I’ve talked about the importance of savings rate, but remember that investing that savings prudently is also part of the process. Here’s a question – What percentage of your current net worth is saved income, and what is investment growth? This can be a tricky question, as most people invest their money gradually over time and only look at the total balance on their statements. However, as times go by your investment growth should be significant.
For example, I spent the first few years of working paying down my $30,000 in student loans. I finally started investing in 2004, which means I have been regularly saving for about 10 years now. As a rough proxy for my portfolio, I will use the Vanguard LifeStrategy Growth Fund (VASGX) which holds a static 80% stock and 20% bond portfolio consisting of diversified, low-cost index funds. It’s pretty darn close, especially considering all the options out there.
The 10-year historical return of VASGX is roughly 7.03%. Put another way, $100,000 invested back in 1/1/2004 would be $205,497 today. But I didn’t invest all my money at once, I had to wait for each paycheck or any side business profit to come in first.
A better simulation would be investing $10,000 each year from 2004 to 2013, for a total of $100,000 spread out over that decade. I don’t have any fancy software that will run the numbers for me, so I made a rough estimate using VASGX and Morningstar’s handy-dandy “Growth of $10k” charts. I calculate that:
$10,000 invested on 1/1/2004 would be $20,550 as of 7/5/2014.
$10,000 invested on 1/1/2005 would be $18,254 as of 7/5/2014.
$10,000 invested on 1/1/2006 would be $17,078 as of 7/5/2014.
$10,000 invested on 1/1/2007 would be $14,706 as of 7/5/2014.
$10,000 invested on 1/1/2008 would be $13,686 as of 7/5/2014.
$10,000 invested on 1/1/2009 would be $20,861 as of 7/5/2014.
$10,000 invested on 1/1/2010 would be $16,689 as of 7/5/2014.
$10,000 invested on 1/1/2011 would be $14,505 as of 7/5/2014.
$10,000 invested on 1/1/2012 would be $14,843 as of 7/5/2014.
$10,000 invested on 1/1/2013 would be $12,977 as of 7/5/2014.
As you can see, investment returns varied widely based on initial investment date. $10,000 invested in 2008 did only slightly better than $10,000 invested in 2013. However the total present value is now $164,149. So those ten investments of $10,000 would only be $100,000 if stuck under my mattress, but is now worth over $160,000. I calculated the internal rate of return as 8.1%.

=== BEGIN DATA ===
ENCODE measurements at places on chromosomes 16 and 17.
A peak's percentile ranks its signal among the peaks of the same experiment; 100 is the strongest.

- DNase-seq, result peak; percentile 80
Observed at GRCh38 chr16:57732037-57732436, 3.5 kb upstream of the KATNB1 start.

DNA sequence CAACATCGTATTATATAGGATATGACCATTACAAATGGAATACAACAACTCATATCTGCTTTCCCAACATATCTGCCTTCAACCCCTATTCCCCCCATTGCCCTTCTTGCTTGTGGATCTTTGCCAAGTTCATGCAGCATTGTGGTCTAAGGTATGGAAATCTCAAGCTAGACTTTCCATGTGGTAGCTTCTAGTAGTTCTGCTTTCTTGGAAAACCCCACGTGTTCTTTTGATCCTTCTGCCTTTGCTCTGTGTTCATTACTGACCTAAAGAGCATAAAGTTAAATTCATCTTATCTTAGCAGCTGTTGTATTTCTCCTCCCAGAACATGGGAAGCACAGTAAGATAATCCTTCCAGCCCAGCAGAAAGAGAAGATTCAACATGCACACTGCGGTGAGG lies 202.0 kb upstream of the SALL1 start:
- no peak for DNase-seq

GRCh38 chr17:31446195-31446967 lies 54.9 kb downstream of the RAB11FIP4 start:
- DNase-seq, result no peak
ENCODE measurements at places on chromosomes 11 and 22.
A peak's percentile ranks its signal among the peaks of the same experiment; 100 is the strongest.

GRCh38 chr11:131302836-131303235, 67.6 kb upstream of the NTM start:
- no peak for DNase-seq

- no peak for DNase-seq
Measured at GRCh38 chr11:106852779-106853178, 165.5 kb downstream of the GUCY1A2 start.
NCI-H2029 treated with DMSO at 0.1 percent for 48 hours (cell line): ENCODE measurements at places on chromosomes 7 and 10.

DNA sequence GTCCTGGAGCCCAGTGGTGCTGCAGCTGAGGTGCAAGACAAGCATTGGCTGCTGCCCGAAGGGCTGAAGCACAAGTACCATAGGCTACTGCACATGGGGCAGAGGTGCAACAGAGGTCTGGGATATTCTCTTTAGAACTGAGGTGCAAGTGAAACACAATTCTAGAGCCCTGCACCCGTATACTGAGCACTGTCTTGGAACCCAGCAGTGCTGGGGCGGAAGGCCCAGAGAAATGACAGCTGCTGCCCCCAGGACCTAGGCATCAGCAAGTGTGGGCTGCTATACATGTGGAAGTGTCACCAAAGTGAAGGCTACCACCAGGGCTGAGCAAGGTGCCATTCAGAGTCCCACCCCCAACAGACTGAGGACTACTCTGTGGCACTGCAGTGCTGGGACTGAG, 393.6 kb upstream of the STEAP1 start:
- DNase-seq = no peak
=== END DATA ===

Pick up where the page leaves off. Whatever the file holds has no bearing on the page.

My actual contributions were higher and not quite as constant, but it remains that roughly 60% of my portfolio size today is from saved income, and 40% is from investment growth.* This was not a product of honed skill, excellent timing, or high intelligence. It was just saving regularly, investing in low-cost diversified funds, and not panicking.
This reminds me of this Jack Bogle quote:
Own the stock market, own the bond market, as modified to meet your needs, and don’t peek. One of the greatest rules for investing ever made. [...] Don’t even peek at your account; don’t open those 401(k) statements. If you don’t look at your 401(k) statement–this sounds outrageous, but it’s true–for 45 years … you start when you’re 20 and you don’t open a single statement for the next 45 years, when you open that statement the day you retire, you are going to go into a dead faint of amazement about how much money you’ve accumulated.
The hardest part of investing is not doing anything stupid.
To summarize, looking back on my last 10 years, I must say that both savings rate and investment return are important. If I didn’t save, I wouldn’t have anything to invest. But if I didn’t invest it prudently, I’d also have a lot less than I do now. Start as soon as possible, learn about investing basics, learn about managing risk and emotions, and the combination will be quite powerful over time.
* Side note: I ran the numbers the same way for Vanguard LifeStrategy Moderate Growth Fund (VSMGX) which is a static 60% stocks and 40% bonds, and the results were still very similar. My $100,000 spread out over the last 10 years would have grown to $156,000, working out to 36% of the final portfolio being investment gains.